The resulting balm will be slightly hard but melts easily with body heat.  I take my thumb nail and scrape a bit off the top and rub between my thumb and index finger to heat up before applying to my nipples.  Usually by the next feeding session (unless we were in the midst of cluster feeding) it has all been absorbed into my skin.  But if not I’ll wipe any excess off with my breastpad before nursing.  It certainly won’t hurt your baby but I’m always worried that it might affect the flavor of the milk or feel waxy and strange if I don’t.

Recipe slightly modified from its original source: MY Little Me’s Breastfeeding Boobie Balm Homemade Nipple Cream Recipe

More information on lanolin concerns from Mamavation’s blog: Killing You Softly, the Dangers of Lanolin

** Note: if you have severe or persistent nipple pain while breastfeeding please visit your pediatrician, lactation consultant, or other medical professional to rule out improper latch, tongue or lip tie, and/or thrush. 

Do you have a DIY nipple salve or balm recipe that you love? Please share it below!


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Set Yourself (or Someone You Love) Up For Breastfeeding Success: Products I Love and Gift Basket Ideas #WBW2015

Nothing is more natural than breastfeeding! And in honor of World Breastfeeding Week 2015 I thought I would share some of the products that I love that have helped me along my breastfeeding adventure.  Not all of these products themselves are “natural” per se, although I do have some DIY natural options as well, but they are proved their worth time and again over the last 6 1/2 months in my home.  Check them out to help you on your natural breastfeeding adventure or even better, build a gift basket for someone you love who is expecting to set them up for breastfeeding success!!!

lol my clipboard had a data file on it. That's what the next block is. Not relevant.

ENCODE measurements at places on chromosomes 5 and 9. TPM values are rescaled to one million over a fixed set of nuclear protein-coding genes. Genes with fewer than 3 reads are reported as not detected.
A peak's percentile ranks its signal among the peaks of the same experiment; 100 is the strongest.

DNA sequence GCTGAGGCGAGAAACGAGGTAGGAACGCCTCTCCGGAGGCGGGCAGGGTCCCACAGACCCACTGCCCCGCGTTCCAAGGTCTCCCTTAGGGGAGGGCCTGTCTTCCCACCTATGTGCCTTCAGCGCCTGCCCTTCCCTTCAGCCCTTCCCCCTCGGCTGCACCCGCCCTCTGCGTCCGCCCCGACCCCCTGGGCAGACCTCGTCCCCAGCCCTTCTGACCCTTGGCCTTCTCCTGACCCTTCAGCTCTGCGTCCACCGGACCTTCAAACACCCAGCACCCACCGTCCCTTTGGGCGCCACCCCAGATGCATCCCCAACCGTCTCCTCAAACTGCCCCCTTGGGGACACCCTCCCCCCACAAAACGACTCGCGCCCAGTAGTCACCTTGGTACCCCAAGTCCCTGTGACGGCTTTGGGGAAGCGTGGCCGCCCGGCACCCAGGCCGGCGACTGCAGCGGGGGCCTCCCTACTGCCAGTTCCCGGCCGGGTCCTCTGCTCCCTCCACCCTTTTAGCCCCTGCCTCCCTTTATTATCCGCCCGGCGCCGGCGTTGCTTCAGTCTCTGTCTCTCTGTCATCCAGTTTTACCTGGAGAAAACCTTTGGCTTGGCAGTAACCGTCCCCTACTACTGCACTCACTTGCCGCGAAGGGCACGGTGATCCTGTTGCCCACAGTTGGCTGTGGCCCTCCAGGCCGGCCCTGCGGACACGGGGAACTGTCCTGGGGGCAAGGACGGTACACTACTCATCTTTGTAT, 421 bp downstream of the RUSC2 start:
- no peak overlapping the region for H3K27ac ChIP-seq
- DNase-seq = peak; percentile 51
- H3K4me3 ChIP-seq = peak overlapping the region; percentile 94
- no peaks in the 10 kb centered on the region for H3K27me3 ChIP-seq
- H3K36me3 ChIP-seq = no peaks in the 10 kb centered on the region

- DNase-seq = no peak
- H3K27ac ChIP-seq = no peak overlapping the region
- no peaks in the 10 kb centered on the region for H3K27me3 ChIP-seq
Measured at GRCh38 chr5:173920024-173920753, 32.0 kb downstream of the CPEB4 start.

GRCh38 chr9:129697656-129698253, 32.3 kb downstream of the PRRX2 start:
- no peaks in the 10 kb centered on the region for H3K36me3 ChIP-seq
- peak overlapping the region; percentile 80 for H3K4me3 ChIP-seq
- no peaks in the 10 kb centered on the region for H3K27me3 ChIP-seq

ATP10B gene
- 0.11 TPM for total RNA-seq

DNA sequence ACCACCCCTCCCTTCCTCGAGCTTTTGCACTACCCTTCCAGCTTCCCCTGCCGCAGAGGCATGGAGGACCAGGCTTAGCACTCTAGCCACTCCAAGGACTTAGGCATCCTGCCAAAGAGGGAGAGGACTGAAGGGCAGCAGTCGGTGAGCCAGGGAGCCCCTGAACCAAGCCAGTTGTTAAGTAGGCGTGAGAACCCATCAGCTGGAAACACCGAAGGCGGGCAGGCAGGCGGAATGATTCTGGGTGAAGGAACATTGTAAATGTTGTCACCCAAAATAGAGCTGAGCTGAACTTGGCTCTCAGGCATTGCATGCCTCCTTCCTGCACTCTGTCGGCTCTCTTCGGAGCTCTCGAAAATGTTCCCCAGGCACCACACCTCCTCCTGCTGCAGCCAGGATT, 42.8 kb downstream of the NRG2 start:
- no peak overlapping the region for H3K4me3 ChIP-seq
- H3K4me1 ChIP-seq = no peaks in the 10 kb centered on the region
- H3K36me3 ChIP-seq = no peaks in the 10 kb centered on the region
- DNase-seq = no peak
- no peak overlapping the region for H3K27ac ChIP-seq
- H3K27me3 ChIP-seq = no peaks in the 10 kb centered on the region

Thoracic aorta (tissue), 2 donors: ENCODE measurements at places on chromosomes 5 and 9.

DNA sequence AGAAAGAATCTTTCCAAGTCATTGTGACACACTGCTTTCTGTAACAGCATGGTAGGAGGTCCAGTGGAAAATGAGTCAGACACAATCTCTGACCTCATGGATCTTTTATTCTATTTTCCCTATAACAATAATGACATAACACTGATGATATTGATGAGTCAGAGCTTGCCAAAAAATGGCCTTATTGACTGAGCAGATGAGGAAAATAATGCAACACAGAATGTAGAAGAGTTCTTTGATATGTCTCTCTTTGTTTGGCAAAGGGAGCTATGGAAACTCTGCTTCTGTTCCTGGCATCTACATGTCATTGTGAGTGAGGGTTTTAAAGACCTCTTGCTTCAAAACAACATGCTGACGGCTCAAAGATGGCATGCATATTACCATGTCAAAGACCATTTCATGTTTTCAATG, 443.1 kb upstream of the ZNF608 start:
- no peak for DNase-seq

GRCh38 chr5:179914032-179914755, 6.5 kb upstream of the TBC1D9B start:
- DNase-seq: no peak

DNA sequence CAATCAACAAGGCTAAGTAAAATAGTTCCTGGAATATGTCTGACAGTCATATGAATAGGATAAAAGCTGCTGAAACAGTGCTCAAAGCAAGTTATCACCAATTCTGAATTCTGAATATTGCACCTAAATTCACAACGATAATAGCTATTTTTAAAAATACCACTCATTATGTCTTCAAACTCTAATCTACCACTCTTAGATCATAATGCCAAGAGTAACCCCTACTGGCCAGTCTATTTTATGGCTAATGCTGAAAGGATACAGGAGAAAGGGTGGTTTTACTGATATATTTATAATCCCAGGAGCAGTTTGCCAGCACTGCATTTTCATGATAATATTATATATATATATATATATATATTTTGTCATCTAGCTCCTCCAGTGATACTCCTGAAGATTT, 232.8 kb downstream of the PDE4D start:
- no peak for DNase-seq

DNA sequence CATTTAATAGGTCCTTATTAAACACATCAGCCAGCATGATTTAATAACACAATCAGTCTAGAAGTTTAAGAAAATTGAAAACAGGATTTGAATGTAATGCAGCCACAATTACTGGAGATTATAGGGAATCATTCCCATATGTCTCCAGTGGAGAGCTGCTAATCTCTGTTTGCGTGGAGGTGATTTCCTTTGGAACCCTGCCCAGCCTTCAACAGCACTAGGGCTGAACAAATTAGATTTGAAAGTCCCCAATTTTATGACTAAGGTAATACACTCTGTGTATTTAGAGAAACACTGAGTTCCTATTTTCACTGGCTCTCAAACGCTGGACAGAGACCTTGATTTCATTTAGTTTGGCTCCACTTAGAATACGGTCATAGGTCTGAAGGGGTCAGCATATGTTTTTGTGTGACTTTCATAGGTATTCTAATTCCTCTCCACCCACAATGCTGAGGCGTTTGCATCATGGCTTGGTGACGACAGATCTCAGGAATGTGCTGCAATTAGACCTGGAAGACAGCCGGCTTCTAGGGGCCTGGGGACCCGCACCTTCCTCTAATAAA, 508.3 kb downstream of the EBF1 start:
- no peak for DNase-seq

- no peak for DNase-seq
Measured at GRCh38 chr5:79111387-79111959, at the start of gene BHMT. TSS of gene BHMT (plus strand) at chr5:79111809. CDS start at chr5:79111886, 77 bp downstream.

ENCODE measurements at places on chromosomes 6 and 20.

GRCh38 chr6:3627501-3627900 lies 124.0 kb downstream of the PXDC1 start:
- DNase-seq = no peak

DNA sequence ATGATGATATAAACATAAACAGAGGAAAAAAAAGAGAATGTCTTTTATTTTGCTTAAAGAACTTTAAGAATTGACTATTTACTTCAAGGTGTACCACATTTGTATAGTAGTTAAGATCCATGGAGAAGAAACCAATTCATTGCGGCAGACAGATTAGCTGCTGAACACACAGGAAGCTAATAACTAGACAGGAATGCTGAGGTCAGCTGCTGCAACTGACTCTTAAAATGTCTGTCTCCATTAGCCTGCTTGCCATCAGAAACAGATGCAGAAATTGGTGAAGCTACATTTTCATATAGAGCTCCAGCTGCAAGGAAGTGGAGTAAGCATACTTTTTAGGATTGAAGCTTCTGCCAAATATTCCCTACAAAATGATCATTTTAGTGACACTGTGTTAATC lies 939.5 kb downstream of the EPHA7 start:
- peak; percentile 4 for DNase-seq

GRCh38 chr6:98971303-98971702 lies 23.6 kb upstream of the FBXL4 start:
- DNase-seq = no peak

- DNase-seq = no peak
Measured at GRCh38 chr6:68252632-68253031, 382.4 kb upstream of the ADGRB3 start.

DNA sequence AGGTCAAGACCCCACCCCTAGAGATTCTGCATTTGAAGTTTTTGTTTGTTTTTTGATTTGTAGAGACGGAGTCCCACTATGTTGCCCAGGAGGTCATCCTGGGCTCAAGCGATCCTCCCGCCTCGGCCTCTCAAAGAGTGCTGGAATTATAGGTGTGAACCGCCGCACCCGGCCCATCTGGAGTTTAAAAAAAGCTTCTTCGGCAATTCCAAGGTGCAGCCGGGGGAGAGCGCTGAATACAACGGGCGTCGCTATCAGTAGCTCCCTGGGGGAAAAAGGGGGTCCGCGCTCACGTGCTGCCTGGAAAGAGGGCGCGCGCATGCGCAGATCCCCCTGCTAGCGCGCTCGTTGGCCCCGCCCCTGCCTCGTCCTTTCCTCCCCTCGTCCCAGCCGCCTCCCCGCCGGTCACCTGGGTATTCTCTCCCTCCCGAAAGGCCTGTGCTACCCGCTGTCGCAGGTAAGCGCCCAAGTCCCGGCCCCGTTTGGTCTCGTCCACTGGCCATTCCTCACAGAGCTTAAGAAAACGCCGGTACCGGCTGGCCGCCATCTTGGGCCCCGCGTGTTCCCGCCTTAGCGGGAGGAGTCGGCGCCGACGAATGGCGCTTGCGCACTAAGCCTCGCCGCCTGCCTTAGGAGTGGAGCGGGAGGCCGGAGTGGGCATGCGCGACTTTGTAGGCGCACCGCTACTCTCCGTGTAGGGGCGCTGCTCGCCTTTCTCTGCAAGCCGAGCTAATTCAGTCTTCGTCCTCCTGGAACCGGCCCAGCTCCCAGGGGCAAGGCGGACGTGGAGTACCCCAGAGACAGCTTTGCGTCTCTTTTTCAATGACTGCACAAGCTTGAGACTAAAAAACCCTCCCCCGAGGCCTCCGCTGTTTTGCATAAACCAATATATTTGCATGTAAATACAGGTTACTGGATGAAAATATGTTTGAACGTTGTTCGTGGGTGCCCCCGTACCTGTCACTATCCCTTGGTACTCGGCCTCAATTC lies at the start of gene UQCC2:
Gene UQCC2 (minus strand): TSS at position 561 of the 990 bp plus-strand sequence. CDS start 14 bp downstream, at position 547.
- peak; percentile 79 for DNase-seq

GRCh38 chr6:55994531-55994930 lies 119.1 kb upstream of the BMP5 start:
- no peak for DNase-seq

A Local Lactation Consultant – Few things are as natural as breastfeeding but unfortunately it doesn’t come naturally to every mom and baby.   A Lactation Consultant (LC) is a healthcare professional who has been trained as a breastfeeding specialist who helps teach mothers how to properly nurse their babies.   They can be especially valuable if you are experiencing difficulties getting a proper latch, having painful nursing sessions, or have low milk production.  They are trained to diagnose conditions such as lip or tongue tie in babies, thrush in mothers and babies, as well as clogged ducts and mastitis.  LC’s can offer invaluable advice on how to increase milk production through massage, pumping techniques such as “power pumping,” and recommending vitamins and supplements that may help. Lactation Consultants are certified by the International Board of Lactation Consultant Examiners, Inc. under the direction of US National Commission for Certifying Agencies. An International Board Certified Lactation Consultant (IBCLC) may be found in a wide variety of health care settings, including hospitals, pediatric offices, public health clinics, and private practice.  You may be lucky enough to not need an LC but knowing how to find one locally is important.

Find an International Board Certified Lactation Consultant (IBCLC) here: International Lactation Consultant Association: Find a Lactation Consultant.

Find a FREE Lactation Consultant – even if you are not income eligible for WIC you can still speak to a lactation consultant or nutritionist at your local WIC office for FREE.  Find your local WIC office here.